It has been 30 years since Notre Dame football’s last national championship, but the changes go beyond the scoreboard. We still sing the famous “Notre Dame Victory March” (composed in 1908, just before the advent of the Rockne years), but its lofty claims have started to feel like run-of-the-mill braggadocio. Is this just the cumulative effect of too many disappointing bowl losses? Was it inevitable that the scrappy, come-from-behind Irish would lose some of their mystique, once they became an established football power? Or is Notre Dame’s decline just another illustration of the mundane truism that the good times eventually stop rolling?
Over the past decade, Notre Dame’s football team has been coached by Brian Kelly, a 57-year-old Irish-American Catholic from Massachusetts. Though he lacks the affable charm of a Rockne or a Lou Holtz, Kelly has proven himself a capable coach, boasting two undefeated regular seasons and, last year, an appearance in the College Football Playoff. (The Irish were blown out in the semifinals by the Clemson Tigers, but the pain was lessened after Alabama’s vaunted Crimson Tide suffered the same fate a week later.) Clearly this is not dynasty-level domination. Still, with Kelly at the helm, Irish fans have enjoyed four bowl wins, fielded Heisman candidates and heard sportscasters discuss them as serious national title contenders. Fans can turn to their September calendars hoping that perhaps, just maybe, this could be the year.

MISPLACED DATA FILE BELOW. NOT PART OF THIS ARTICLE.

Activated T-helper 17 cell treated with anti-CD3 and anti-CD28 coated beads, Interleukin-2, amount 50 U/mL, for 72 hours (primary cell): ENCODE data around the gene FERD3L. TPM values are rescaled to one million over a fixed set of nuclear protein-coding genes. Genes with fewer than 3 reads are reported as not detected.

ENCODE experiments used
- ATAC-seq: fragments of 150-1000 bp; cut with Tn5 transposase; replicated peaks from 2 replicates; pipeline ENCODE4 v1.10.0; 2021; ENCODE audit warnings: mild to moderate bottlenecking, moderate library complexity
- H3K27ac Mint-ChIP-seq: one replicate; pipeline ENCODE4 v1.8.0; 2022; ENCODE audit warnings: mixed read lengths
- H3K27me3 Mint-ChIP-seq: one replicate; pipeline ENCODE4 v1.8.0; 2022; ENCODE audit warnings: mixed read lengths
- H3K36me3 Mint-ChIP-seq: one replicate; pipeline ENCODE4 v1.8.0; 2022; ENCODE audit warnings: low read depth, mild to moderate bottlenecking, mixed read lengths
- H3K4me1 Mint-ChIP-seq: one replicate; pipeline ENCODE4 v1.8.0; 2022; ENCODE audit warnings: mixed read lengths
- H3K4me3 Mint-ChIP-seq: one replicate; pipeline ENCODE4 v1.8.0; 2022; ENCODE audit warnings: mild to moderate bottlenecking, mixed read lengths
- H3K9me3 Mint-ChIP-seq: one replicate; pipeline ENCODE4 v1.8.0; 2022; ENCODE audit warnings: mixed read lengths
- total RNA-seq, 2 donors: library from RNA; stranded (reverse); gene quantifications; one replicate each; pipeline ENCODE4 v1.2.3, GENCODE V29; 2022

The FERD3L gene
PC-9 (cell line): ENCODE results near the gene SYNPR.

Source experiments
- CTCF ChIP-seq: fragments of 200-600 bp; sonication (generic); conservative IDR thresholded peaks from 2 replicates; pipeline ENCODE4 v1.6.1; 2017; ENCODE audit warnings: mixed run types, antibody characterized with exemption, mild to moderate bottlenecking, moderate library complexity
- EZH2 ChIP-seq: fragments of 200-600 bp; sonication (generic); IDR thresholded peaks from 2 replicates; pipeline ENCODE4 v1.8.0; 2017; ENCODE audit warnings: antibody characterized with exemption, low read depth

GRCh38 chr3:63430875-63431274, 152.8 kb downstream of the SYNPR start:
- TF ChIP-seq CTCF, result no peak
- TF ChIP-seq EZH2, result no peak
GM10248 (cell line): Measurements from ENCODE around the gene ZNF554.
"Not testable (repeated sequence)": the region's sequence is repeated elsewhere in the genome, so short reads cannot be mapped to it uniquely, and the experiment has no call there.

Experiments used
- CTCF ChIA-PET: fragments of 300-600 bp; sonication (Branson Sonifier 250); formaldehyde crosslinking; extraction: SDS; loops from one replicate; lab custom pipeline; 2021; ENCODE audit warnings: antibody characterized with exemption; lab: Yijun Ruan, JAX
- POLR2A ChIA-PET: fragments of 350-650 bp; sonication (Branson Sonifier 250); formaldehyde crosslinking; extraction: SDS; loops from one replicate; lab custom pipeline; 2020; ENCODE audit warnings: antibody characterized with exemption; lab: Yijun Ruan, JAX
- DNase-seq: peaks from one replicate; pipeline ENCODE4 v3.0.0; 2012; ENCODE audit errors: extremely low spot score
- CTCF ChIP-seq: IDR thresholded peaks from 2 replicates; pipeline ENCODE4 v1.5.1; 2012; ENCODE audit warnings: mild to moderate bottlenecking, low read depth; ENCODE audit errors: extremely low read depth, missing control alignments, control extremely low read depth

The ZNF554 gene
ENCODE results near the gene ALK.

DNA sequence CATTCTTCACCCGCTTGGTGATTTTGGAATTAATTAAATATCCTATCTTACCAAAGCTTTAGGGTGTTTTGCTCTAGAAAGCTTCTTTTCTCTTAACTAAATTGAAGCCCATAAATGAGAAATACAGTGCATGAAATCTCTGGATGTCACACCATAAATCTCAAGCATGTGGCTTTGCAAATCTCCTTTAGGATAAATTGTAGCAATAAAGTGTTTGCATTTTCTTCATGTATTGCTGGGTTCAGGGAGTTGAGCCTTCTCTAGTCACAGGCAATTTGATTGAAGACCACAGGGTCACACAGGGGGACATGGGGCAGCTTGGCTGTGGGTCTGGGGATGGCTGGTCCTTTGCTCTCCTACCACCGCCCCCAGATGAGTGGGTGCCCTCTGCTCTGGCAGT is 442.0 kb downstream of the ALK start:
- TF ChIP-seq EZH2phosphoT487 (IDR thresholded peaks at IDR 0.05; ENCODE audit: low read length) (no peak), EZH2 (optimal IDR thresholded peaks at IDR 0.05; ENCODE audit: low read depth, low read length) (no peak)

Should that be enough? It still feels that we are listening to echoes of past glory, perhaps in part because Notre Dame is no longer as much a cultural touchstone for Catholics as it was in days of yore. Subway alums still exist, and many of us still cheer the gold and blue every Saturday. Today, though, it would be quite unusual to see nuns urging children to implore the Almighty for victory over Michigan State.